REVIEW | "Game of Thrones": Episode Five
The deeper I get into Telltale's Game of Thrones adaptation, the more I'm convinced I'm being set up for disaster. Just when I thought that House Forrester finally had an upper hand -- after spending the majority of the time having their faces splattered with mud -- we once again find the family and what little allies they have in some pretty painful predicaments. For the first time, I'm not quite enjoying this trek through Westeros.
I cannot blame the writers of "A Nest of Vipers," as they do a fairly good job with not only capturing the world of A Song of Ice and Fire in video game form, but also feeding us the emotional risks that come with being attached to these characters. You really want to see House Forrester come out on top, but every time you think something good is about to happen to them, Rodrik, Asher, Mira, and everyone else are pushed to the brink of being wiped off the map.
Is House Forrester cursed? It appears all signs point directly to that assumption. Rodrik dealing with Ramsay Snow's sinister ways as his ally Arthur suffers for his choices; Mira losing the closest friend she had all while Ceresi forces her to find out what Tyrion is plotting for his defense; Asher & Beskha having their promise broken by Daenerys after their plan to free Meeran goes off the rails just a tiny bit; and let's not forget about Gareth, whose plan to get to the North Grove just keeps getting tougher as wights strike a nasty blow on their homestay. It's beyond frustrating to see these characters constantly in dire situations.
I know George R.R. Martin enjoys killing off big characters in shocking way, and I respect his way of doing so via pulling the rug right under us. Telltale Games, on the other hand, just seems to be killing these characters off slowly and painfully, and not in a good way like most dark Irish plays have successfully done. Whenever Rodrik was onscreen attempting to do the right thing for Ironrath, it was comparative to watching someone killing an ant, starting with its legs being pulled off and then having its exoskeleton squished centimeter after centimeter. To be blunt: House Forrester is kind of pathetic, which may be why Martin never had bothered with writing about them in the first place.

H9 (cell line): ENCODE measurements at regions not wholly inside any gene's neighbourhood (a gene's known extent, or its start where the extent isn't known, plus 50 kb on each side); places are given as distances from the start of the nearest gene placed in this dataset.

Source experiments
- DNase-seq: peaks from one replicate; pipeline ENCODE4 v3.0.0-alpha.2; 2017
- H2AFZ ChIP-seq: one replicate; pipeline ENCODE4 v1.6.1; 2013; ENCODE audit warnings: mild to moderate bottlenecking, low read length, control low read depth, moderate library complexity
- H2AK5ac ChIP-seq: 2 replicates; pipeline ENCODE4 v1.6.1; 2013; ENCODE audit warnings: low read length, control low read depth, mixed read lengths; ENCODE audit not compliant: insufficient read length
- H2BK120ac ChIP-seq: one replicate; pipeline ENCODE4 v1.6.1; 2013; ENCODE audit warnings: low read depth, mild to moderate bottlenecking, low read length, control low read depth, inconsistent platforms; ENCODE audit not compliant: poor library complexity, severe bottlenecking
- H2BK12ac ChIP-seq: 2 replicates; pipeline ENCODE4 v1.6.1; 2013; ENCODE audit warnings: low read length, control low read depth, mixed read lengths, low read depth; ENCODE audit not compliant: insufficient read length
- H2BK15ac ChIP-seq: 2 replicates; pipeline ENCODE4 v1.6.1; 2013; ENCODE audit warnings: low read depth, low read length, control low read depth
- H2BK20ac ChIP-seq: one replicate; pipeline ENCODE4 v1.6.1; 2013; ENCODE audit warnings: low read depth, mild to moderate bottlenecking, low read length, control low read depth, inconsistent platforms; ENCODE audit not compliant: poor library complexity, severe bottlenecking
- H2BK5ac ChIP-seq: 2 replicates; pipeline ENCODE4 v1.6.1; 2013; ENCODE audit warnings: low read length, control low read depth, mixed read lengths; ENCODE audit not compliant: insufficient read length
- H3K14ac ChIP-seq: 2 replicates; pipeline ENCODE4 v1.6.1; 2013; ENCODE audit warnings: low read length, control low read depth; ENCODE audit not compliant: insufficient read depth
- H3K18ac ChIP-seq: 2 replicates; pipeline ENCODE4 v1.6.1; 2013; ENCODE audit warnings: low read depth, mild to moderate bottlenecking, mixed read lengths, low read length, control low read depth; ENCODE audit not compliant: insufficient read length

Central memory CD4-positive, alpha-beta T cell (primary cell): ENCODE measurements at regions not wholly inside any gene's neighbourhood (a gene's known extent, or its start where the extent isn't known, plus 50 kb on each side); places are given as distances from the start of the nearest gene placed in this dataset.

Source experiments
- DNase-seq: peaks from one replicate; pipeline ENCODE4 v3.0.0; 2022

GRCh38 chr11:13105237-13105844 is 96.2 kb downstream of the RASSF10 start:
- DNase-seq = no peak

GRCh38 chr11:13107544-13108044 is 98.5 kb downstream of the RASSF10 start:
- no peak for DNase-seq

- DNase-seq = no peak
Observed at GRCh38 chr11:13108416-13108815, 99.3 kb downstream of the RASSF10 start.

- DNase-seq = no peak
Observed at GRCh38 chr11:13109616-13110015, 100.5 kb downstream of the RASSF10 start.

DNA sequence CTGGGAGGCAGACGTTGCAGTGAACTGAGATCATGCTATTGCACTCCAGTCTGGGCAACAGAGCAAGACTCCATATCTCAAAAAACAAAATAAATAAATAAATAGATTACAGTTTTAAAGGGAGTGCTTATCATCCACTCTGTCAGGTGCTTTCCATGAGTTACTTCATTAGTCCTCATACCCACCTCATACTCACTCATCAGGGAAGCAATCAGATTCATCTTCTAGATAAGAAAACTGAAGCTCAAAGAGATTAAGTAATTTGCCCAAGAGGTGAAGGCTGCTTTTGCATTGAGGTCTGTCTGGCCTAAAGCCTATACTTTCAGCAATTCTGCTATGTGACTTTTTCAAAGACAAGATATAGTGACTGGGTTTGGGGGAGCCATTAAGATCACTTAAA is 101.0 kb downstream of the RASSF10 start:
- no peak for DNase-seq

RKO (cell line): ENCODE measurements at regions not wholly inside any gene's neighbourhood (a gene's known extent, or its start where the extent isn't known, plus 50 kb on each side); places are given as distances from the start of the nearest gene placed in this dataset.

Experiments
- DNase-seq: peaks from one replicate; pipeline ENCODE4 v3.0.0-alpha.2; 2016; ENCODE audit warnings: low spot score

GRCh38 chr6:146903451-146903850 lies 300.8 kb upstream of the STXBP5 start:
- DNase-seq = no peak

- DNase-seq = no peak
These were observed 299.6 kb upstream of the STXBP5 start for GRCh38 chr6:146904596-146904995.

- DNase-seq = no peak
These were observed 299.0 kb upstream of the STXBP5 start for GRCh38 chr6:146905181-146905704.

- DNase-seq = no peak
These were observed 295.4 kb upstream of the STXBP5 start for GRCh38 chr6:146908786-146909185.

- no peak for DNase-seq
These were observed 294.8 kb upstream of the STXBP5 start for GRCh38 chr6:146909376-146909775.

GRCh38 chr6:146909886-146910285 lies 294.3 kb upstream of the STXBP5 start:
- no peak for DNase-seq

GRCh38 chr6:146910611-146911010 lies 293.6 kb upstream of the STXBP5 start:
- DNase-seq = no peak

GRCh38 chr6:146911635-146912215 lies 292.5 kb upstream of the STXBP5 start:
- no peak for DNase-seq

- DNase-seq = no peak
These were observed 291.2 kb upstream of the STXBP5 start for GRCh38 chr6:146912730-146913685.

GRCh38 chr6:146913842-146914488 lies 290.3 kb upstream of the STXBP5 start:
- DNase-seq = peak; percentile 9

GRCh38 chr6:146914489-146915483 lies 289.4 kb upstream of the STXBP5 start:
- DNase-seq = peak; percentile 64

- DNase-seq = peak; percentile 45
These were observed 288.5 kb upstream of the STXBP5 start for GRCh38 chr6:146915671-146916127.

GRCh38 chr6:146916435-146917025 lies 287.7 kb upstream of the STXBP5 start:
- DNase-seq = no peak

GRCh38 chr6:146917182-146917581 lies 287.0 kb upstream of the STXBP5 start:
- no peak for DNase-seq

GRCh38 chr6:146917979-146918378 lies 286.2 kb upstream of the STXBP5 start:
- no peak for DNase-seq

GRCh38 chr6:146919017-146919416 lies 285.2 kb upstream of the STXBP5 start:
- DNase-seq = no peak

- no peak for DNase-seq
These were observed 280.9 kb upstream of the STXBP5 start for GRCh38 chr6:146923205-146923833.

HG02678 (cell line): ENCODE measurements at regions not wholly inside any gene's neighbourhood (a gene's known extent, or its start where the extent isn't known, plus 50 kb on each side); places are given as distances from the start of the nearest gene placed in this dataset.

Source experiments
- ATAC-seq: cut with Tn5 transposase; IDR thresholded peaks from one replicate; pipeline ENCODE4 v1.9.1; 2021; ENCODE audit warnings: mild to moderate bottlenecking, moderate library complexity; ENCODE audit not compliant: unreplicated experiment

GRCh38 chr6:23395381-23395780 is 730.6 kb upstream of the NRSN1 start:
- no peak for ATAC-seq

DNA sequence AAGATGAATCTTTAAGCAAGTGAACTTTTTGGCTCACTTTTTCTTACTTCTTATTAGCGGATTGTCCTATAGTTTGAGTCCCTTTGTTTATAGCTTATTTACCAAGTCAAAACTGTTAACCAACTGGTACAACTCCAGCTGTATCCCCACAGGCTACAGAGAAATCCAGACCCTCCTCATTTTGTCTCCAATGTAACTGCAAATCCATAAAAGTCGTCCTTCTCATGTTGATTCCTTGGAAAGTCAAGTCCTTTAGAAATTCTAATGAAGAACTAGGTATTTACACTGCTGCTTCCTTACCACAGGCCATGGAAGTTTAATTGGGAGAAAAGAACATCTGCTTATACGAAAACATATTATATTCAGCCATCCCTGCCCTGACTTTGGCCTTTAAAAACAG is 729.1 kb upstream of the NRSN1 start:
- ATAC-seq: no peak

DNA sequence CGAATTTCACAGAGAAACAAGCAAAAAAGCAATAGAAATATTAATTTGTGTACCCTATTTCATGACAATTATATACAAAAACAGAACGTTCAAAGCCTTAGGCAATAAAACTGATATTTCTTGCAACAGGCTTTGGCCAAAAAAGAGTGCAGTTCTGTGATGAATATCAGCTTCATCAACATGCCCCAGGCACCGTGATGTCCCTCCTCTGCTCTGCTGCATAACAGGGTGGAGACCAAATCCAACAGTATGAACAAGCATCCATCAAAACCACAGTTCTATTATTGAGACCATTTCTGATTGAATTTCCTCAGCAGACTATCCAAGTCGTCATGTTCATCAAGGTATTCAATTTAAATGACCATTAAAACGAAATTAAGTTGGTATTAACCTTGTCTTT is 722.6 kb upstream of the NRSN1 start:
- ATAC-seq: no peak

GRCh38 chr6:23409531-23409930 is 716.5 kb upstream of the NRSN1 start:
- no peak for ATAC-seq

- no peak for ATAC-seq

It was good hearing Peter Dinklage again after Tyrion's absence in Episode Four, and while he seemed less than optimistic in that prison cell those familiar with the HBO series knows what his outcome will be. Alex Jordan also shines as Asher here, giving a powerful speech (depending on how you word it) to the freed slaves of Meeran. However it was during that specific segment when I came across some pretty bad audio and visual hiccups, with roaring crowds suddenly becoming silent and Asher's body moving robotically through the audience. These are issues that I thought Telltale Games had ironed out from past titles, so I was thrown off when these glitches started to appear.
Lastly, we've come to the choice system. I alway take the "what would I do" route whenever it came time to build a character's path, but never in my life have I seen so many of my choices go up in smoke. It felt like being Brendan Gleeson in one of John Michael McDonagh's films, where whichever choice he made in the story would wind up destroying him externally and internally towards the end. If you ever wanted to feel like a game developer was giving you the middle finger, "A Nest of Vipers" will do the job not-so-nicely.
- Great voice acting
- Some choices may wrack your brain
- Writing's pretty good...
- ...but House Forrester's "luck" is wincing
- Audio cuts out in some places
- Characters move pretty sluggishly
We've only got one more episode left of Game of Thrones to go through, but so far the end is looking pretty bleak. "A Nest of Vipers" may have set up the final stand for House Forrester, and while I am eager to see how it all turns out I fear that the end product will not be worthy enough of the Ice and Fire name. However if you can soldier through Episode Five, then you may be able to go forth and play this series to the bitter, under parred end.
FINAL GRADE: 5.8 (out of ten)
Xbox One Season Pass provided by Telltale Games and Kim Manuel of Sandbox Strategies
Originally posted on the ESH EGMNOW page